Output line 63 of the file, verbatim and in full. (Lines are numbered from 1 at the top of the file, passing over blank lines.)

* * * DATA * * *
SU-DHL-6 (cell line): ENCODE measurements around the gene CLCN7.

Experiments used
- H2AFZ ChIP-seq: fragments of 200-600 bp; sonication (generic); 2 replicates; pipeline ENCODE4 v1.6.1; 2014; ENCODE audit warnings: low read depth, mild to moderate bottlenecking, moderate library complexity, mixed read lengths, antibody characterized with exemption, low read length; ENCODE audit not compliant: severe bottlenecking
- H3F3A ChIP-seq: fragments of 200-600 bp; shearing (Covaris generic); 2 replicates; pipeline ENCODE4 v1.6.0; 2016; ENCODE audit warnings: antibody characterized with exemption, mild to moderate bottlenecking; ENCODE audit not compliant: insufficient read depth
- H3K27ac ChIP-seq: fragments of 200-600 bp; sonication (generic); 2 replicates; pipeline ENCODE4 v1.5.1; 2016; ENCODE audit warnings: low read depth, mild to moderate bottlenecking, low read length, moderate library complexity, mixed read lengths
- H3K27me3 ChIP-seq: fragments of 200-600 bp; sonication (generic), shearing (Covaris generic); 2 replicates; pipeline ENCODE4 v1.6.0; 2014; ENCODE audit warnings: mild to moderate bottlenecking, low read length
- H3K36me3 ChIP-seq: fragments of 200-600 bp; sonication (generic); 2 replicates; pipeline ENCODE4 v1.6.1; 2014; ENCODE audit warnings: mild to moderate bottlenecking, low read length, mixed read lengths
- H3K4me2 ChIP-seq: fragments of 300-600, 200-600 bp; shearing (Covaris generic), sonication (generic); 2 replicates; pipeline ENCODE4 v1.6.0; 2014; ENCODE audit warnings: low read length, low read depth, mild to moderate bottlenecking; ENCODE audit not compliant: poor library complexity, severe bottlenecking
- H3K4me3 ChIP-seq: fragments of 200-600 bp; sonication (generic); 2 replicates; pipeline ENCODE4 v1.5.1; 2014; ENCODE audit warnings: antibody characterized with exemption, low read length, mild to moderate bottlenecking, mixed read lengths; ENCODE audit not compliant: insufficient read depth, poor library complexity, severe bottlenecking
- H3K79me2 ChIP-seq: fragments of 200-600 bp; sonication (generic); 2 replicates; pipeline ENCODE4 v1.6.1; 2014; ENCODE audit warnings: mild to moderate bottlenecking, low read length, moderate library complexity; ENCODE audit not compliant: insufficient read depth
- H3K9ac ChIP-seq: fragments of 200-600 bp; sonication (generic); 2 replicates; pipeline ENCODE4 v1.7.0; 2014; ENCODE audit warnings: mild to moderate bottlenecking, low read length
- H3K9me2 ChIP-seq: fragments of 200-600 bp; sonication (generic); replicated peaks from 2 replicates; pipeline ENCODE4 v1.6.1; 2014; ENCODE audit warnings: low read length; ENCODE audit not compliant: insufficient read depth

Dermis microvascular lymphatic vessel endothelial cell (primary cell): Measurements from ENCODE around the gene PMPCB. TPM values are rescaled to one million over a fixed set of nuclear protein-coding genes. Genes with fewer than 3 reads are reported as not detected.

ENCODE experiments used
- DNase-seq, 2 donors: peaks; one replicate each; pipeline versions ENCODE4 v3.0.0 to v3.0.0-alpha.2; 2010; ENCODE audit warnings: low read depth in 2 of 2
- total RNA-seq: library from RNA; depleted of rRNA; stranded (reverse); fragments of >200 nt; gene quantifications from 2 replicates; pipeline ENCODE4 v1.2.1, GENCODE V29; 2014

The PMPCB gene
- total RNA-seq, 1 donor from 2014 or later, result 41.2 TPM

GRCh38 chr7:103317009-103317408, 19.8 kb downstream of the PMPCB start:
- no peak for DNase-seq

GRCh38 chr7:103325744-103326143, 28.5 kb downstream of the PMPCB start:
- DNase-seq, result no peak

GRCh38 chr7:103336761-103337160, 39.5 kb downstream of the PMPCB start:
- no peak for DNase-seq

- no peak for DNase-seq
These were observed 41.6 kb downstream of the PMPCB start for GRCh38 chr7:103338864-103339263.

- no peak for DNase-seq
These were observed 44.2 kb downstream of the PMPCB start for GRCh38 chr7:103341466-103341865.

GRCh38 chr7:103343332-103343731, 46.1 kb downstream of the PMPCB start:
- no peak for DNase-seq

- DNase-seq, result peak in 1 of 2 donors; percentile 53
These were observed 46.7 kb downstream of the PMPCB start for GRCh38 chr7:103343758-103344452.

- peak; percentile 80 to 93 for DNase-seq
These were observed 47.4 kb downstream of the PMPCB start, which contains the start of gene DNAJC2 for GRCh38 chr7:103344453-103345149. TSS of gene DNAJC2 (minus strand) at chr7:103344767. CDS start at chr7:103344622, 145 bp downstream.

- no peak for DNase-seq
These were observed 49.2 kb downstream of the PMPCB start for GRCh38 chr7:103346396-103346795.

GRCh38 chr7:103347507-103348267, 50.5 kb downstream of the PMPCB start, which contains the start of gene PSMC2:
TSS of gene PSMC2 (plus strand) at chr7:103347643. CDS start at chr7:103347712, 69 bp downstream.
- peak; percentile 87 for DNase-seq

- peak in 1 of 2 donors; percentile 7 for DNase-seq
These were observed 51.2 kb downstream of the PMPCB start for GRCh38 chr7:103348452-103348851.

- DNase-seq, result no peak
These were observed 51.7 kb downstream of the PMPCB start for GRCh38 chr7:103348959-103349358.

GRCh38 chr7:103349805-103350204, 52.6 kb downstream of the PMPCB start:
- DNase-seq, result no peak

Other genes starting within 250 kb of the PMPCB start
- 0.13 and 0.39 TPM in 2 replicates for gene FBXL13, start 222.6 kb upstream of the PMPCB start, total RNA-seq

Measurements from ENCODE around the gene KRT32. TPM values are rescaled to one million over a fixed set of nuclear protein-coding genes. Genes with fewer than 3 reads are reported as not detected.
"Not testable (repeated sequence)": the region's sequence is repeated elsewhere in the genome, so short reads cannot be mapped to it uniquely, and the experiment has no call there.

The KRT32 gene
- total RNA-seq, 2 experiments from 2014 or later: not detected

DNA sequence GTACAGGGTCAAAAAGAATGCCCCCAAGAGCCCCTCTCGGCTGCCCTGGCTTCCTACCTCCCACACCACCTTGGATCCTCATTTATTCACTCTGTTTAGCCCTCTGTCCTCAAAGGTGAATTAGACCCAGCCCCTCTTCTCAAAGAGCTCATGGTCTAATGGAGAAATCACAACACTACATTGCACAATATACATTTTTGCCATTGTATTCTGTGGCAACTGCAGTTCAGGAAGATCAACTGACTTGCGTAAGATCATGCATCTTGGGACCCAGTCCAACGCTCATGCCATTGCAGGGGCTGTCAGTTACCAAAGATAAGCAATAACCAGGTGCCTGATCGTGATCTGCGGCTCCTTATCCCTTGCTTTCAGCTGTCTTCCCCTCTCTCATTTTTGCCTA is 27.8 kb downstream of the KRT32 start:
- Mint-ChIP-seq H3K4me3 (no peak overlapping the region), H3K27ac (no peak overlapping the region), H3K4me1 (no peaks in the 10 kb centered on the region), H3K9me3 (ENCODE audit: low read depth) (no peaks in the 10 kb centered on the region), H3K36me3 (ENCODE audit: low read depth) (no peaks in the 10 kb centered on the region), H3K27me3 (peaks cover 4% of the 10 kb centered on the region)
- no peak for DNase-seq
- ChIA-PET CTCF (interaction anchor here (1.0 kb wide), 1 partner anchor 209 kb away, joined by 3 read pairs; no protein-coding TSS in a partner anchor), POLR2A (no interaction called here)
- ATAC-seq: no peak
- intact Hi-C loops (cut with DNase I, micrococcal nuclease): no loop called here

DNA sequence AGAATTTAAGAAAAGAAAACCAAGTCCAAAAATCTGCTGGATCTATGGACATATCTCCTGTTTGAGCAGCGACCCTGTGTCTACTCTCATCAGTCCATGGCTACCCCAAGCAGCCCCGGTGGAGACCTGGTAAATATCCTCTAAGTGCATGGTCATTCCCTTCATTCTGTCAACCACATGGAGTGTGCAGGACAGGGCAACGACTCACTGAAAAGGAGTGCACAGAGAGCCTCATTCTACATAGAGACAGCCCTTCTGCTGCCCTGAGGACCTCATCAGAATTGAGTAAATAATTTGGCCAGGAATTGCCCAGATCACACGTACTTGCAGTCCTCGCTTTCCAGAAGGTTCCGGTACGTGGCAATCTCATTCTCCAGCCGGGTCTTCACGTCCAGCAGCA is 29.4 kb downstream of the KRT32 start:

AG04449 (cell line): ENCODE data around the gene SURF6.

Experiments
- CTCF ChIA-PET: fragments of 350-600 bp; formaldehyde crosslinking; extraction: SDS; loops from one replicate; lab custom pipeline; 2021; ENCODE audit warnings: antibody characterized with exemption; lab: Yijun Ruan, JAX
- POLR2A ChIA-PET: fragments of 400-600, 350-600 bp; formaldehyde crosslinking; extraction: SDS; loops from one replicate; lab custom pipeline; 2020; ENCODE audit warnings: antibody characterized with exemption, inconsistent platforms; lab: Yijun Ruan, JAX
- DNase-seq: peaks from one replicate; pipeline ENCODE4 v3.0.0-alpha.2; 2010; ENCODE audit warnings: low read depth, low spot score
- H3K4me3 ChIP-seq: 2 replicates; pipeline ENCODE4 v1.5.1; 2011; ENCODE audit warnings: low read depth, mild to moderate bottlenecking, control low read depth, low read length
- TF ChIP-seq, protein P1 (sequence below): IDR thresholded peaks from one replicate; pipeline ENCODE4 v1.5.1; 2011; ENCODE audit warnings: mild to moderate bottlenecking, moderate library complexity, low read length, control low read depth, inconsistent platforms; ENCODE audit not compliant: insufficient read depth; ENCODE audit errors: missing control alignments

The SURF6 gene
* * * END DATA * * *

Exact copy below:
- DNase-seq: peaks from one replicate; pipeline ENCODE4 v3.0.0-alpha.2; 2010; ENCODE audit warnings: low read depth, low spot score